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Archive for February 1st, 2019

Trash Talk

On a sad commentary, some close family members know one of the priests who were named yesterday by the diocese. Terrible.

Channel 13 has a story on the City of H-Town’s drinking water and the city is pushing back. The city won’t let their drinking water folks get interviewed. Huh? Here is the story: http://dig.abclocal.go.com/ktrk/immersive/houstonwater/index.html.

I have to hand it to the Chron E-Board for their very thorough take on the latest on #SJL. Here is how it starts:

Opinion // Editorials

Jackson Lee’s #MeToo moment isn’t what she expected [Editorial]

By The Editorial Board Jan. 31, 2019

Congresswoman Sheila Jackson Lee was wise to step down from two key leadership roles amid allegations that she fired a woman who planned to file a sexual harassment lawsuit against the nonprofit Congressional Black Caucus Foundation. It will take time to sort out this complex case, which shows both why the #MeToo movement is needed to end workplace exploitation of women and why snap judgments must be avoided when such accusations are made.

I encourage you to read the entire take here: https://www.houstonchronicle.com/opinion/editorials/article/Jackson-Lee-s-MeToo-moment-isn-t-what-she-13578499.php.

For the past couple of months, H-Town Council member Dwight Boykins has been proposing a garbage fee to help with the costs of Prop B. I don’t know of any other council members who has joined him. I do know of a few council members who have been trying to explain to their constituents the trash pickup mess of the past couple of months. Here is some trash talk from CM Boykins who put this out yesterday:

Op-Ed

By

Houston Council Member Dwight Boykins 

On November 6, 2018, Houstonians voted on Proposition B, with an overwhelming 60 to 40 percent majority voting in favor of pay parity for public safety employees. On that day, the voters of Houston made their voices heard.

Yet despite the irrefutable results tallied on election day, Houston’s deadline to begin the implementation of pay parity has come and gone.

As members of the Houston City Council, our charge is to seek meaningful and effective solutions to the problems that confront us as city leaders. With respect to Proposition B, that means finding ways to provide pay parity without wreaking havoc on the city’s budget or compromising public safety and reducing the workforce of municipal employees.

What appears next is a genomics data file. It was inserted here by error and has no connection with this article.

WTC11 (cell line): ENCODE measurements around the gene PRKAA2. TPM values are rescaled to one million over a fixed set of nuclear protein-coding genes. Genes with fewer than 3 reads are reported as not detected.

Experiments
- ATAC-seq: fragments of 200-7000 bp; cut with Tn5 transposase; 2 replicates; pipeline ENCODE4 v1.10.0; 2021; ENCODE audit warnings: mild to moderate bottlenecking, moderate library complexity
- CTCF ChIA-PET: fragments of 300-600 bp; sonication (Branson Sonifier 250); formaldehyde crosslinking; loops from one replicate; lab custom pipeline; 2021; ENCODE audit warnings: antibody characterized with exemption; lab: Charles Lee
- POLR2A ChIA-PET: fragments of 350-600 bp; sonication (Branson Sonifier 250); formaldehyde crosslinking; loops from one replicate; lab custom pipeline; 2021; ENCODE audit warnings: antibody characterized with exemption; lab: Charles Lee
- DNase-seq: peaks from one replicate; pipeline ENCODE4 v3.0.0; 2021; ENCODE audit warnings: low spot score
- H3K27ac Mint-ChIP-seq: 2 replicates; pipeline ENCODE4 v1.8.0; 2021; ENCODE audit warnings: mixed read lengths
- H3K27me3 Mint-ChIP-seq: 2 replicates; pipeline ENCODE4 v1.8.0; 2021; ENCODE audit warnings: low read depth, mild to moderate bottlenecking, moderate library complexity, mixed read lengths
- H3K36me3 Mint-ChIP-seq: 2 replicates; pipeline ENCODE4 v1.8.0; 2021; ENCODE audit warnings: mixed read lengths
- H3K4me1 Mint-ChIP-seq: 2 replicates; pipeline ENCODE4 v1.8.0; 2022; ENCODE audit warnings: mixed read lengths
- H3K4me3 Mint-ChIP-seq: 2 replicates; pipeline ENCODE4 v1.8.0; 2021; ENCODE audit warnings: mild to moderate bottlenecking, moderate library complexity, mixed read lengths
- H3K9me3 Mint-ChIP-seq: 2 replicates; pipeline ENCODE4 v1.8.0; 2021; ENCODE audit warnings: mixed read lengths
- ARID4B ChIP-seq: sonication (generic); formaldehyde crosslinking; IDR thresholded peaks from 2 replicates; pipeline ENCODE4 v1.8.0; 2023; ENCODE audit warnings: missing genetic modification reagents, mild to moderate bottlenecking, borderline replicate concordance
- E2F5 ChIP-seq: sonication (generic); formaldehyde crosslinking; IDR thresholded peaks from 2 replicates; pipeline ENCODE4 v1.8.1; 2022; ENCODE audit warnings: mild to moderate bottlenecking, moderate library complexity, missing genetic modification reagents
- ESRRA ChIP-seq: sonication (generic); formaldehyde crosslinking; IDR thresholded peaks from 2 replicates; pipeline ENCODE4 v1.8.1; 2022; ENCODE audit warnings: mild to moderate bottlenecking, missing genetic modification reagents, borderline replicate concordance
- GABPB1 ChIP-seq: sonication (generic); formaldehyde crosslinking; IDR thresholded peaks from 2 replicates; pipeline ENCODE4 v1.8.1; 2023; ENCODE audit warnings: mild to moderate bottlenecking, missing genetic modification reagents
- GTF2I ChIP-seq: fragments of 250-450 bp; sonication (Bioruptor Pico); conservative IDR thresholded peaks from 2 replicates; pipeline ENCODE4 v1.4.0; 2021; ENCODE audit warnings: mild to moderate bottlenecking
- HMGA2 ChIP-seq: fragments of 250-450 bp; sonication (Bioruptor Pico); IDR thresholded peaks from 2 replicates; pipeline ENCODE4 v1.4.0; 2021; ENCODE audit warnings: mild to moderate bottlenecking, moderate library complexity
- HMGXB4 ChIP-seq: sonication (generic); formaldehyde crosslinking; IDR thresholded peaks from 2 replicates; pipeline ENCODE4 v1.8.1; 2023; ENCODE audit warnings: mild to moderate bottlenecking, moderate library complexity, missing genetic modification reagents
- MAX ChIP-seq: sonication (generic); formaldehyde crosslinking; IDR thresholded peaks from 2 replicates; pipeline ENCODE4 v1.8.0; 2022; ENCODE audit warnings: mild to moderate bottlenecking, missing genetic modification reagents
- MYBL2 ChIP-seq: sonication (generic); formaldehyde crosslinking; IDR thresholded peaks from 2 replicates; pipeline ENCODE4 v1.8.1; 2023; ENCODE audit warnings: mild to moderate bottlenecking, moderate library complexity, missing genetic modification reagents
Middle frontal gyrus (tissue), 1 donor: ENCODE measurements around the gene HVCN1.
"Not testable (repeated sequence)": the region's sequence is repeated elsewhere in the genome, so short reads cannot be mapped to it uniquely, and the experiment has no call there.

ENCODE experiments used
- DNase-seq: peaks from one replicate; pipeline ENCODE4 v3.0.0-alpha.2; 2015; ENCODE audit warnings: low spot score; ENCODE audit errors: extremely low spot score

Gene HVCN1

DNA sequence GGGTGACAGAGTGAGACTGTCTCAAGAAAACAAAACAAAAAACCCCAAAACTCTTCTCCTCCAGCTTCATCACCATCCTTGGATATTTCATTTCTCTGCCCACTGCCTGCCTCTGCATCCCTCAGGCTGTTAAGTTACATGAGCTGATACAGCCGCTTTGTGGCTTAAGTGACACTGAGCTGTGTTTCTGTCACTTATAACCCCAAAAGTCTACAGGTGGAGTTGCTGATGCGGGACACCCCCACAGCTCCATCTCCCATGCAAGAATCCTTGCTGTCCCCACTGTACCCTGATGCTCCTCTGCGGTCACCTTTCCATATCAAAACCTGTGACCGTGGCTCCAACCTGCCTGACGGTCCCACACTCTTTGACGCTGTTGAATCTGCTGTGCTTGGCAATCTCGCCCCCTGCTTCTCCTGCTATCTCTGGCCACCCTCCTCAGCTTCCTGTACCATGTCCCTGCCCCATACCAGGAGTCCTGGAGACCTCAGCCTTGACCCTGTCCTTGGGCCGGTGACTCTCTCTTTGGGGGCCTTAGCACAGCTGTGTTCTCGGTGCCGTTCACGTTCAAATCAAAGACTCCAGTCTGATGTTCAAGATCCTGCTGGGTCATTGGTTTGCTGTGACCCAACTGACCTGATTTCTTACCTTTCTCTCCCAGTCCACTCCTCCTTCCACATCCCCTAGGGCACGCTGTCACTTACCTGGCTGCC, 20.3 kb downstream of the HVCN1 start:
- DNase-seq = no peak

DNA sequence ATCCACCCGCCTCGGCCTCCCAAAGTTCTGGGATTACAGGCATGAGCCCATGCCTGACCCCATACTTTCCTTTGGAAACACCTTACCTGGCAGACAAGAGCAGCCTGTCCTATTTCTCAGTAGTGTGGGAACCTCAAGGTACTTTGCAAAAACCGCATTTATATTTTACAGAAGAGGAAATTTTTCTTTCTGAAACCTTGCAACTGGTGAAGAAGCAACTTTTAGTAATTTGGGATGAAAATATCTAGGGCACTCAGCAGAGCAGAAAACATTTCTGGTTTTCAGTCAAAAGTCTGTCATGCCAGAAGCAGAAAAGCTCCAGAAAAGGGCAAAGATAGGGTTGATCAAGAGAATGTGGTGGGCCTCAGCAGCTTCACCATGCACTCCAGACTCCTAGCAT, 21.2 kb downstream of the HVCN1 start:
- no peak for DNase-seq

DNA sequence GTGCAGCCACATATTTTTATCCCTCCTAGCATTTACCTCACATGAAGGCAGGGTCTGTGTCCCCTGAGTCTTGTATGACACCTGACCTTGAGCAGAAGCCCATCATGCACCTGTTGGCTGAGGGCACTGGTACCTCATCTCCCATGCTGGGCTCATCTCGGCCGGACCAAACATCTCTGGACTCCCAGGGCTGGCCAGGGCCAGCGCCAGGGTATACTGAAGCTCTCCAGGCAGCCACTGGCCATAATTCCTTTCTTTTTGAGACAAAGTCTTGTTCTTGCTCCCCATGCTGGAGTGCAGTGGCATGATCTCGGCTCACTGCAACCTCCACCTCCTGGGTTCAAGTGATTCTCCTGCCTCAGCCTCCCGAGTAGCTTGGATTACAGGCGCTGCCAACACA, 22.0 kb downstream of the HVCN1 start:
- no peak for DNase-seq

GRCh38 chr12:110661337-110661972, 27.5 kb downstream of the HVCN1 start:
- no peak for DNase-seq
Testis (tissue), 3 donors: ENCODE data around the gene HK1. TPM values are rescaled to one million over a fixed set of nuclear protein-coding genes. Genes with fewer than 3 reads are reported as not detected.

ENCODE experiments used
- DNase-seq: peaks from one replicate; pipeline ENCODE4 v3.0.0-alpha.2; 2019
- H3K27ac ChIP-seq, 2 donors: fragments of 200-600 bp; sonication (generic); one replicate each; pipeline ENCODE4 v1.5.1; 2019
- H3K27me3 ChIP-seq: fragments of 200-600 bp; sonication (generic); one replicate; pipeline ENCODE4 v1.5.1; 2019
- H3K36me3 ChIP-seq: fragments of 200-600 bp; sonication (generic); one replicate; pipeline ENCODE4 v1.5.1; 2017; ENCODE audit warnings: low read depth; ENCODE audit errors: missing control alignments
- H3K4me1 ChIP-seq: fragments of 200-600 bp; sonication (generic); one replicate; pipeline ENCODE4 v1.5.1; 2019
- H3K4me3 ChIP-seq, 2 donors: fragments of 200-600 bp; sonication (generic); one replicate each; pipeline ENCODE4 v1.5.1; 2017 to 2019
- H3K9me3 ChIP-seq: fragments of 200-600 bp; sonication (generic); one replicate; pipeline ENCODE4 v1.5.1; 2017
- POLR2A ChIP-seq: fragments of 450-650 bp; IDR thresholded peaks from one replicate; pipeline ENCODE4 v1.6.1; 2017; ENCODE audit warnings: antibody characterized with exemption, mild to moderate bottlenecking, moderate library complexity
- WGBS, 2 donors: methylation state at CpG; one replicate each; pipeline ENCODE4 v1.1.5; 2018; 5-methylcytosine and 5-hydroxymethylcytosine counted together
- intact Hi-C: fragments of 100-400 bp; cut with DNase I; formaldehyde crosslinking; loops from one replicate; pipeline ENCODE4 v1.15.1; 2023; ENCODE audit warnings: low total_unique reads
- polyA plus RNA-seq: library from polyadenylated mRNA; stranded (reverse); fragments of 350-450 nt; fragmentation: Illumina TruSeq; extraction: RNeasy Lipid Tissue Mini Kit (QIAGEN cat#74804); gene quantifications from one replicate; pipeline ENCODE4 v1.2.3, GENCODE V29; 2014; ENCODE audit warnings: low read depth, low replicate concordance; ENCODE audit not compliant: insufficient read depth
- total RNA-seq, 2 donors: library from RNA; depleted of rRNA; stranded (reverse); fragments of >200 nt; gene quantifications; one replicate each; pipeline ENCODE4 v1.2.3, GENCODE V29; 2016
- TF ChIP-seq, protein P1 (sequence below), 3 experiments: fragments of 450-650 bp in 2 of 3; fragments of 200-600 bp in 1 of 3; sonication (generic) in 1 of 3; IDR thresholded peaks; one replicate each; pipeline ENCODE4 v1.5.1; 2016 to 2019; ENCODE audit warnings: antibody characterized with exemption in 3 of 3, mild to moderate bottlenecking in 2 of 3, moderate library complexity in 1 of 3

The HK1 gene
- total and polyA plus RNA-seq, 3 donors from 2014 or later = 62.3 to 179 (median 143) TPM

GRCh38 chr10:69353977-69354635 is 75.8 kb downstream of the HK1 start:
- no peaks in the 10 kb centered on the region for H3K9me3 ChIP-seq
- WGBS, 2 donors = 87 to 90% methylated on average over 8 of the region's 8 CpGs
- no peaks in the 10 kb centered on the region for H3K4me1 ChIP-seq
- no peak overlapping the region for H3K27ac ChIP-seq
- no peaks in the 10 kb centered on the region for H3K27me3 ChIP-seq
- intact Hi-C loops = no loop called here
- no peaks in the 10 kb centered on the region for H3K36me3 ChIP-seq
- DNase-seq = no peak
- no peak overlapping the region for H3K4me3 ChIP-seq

Last October, Houston’s City Controller placed the estimated cost to city government of Proposition B’s passage at approximately $85 million annually. Since then, Houston’s Mayor has publicly warned of massive layoffs to public safety and municipal workers as being the only way forward to meet the city’s obligation. I have categorically rejected this idea.

Last December, I proposed the enactment of a garbage fee bringing Houston in line with other large and medium-size cities (Dallas, Austin, San Antonio, El Paso, Pearland, Bellaire, Sugarland) in Texas. My research has shown that a monthly fee of between $25.00 to $40.00 could generate an estimated $107 to $172 million each year.

The revenue would be placed in a lockbox and allow Solid Waste Management to retrieve garbage twice a week and provide heavy trash pick-up service twice a month. Due to fixed income limitations and other hardships, seniors would either pay a discounted rate or qualify for an exemption, and disabled veterans would be exempted from paying all together.

Over the last several years, Solid Waste Management’s annual budget has averaged around $84 million. The garbage fee would allow the city to use this money instead to supplement the cost of Proposition B while eliminating the need for painful layoffs that would hurt families and leave our citizens less safe and less secure.

Leadership is not defined by taking actions that are politically favorable or likely to lead to one’s reelection. Leadership is defined by making the difficult decisions that reflect the best interests of the people you’ve been elected to represent. Under the city’s revenue cap which was adopted by the voters in 2004, I strongly believe the adoption of a garbage fee represents our most viable way forward to meet the mandate of ensuring pay parity between our police and fire fighters.

Through my service to District D on Houston City Council, I’ve been blessed to represent the very community where I was born and raised. I understand the hardship that any additional fee may cause to a household struggling to make ends meet. But when weighing a $40 fee versus the impact of laying off up to 400 police officers, 400 firefighters and hundreds of city workers, the choice for me was clear.

I’ve always considered myself to be a public servant, not a politician. And as such…I know in my heart…that the time has come for city leaders to step up and lead.

There is no groundswell for this today.

I guess I will watch the Super Bowl this Sunday.

No MLB question today.

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